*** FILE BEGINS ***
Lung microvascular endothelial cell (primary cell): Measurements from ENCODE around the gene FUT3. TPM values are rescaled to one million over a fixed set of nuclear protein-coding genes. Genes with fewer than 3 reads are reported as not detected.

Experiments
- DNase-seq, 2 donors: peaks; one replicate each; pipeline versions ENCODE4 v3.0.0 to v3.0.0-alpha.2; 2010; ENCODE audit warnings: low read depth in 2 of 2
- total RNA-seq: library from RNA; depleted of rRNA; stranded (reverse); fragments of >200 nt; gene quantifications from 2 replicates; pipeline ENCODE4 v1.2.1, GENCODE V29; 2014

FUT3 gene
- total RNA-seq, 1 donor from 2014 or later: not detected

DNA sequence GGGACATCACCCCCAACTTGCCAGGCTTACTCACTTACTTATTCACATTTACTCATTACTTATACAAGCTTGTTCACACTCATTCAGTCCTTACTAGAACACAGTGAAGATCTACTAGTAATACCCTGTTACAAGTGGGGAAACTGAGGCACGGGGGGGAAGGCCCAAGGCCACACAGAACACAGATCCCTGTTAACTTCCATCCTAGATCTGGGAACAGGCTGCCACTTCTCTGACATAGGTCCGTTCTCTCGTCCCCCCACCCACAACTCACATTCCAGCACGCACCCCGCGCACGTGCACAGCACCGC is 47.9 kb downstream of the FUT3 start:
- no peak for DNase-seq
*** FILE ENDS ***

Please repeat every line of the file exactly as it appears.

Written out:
Lung microvascular endothelial cell (primary cell): Measurements from ENCODE around the gene FUT3. TPM values are rescaled to one million over a fixed set of nuclear protein-coding genes. Genes with fewer than 3 reads are reported as not detected.

Experiments
- DNase-seq, 2 donors: peaks; one replicate each; pipeline versions ENCODE4 v3.0.0 to v3.0.0-alpha.2; 2010; ENCODE audit warnings: low read depth in 2 of 2
- total RNA-seq: library from RNA; depleted of rRNA; stranded (reverse); fragments of >200 nt; gene quantifications from 2 replicates; pipeline ENCODE4 v1.2.1, GENCODE V29; 2014

FUT3 gene
- total RNA-seq, 1 donor from 2014 or later: not detected

DNA sequence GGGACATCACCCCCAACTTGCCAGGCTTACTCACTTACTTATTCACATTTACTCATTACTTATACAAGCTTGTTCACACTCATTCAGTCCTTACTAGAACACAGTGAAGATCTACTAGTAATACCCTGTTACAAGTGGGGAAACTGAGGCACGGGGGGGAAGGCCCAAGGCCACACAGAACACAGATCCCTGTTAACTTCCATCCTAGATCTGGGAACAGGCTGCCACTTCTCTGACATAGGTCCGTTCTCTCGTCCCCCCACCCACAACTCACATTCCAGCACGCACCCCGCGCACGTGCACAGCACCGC is 47.9 kb downstream of the FUT3 start:
- no peak for DNase-seq